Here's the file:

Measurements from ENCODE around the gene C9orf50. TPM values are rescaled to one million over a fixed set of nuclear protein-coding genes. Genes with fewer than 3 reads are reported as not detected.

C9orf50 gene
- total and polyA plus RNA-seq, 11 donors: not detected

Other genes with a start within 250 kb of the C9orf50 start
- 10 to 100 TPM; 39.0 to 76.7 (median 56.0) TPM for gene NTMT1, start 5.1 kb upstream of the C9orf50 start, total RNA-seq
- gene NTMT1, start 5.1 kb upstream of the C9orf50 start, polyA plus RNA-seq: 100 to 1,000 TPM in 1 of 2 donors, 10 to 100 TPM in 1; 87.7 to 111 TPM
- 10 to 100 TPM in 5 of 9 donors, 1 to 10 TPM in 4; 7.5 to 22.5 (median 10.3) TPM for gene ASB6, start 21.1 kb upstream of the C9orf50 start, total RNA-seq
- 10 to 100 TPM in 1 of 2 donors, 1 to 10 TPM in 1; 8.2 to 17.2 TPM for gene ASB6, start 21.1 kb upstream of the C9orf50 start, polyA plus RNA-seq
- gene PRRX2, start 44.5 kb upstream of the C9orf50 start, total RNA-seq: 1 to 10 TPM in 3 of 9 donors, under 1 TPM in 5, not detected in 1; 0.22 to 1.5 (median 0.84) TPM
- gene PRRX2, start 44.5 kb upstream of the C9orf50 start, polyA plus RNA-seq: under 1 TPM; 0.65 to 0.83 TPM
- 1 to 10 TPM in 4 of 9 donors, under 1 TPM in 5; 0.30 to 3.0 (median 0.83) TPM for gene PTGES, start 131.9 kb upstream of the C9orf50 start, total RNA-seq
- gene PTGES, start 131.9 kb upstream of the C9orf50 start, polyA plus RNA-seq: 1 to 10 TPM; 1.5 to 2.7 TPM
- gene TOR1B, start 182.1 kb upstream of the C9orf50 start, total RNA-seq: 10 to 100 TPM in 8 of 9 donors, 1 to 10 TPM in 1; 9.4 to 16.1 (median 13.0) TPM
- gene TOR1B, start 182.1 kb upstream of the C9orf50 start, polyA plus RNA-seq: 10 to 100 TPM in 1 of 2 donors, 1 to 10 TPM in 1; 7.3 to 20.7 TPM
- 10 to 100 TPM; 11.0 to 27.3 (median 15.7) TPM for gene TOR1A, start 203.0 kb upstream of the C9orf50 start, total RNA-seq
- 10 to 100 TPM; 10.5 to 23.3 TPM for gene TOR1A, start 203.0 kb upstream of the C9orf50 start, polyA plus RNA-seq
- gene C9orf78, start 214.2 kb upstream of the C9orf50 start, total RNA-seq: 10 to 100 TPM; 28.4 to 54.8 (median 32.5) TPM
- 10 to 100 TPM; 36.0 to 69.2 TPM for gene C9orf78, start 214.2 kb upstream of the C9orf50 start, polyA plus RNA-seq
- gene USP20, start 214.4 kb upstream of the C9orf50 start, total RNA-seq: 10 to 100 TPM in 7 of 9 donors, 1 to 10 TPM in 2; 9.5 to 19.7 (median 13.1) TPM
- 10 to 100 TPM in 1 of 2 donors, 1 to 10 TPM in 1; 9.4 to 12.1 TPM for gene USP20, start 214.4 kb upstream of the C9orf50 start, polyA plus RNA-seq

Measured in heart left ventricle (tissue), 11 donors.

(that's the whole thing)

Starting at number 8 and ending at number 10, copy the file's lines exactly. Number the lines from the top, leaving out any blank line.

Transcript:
- 10 to 100 TPM in 1 of 2 donors, 1 to 10 TPM in 1; 8.2 to 17.2 TPM for gene ASB6, start 21.1 kb upstream of the C9orf50 start, polyA plus RNA-seq
- gene PRRX2, start 44.5 kb upstream of the C9orf50 start, total RNA-seq: 1 to 10 TPM in 3 of 9 donors, under 1 TPM in 5, not detected in 1; 0.22 to 1.5 (median 0.84) TPM
- gene PRRX2, start 44.5 kb upstream of the C9orf50 start, polyA plus RNA-seq: under 1 TPM; 0.65 to 0.83 TPM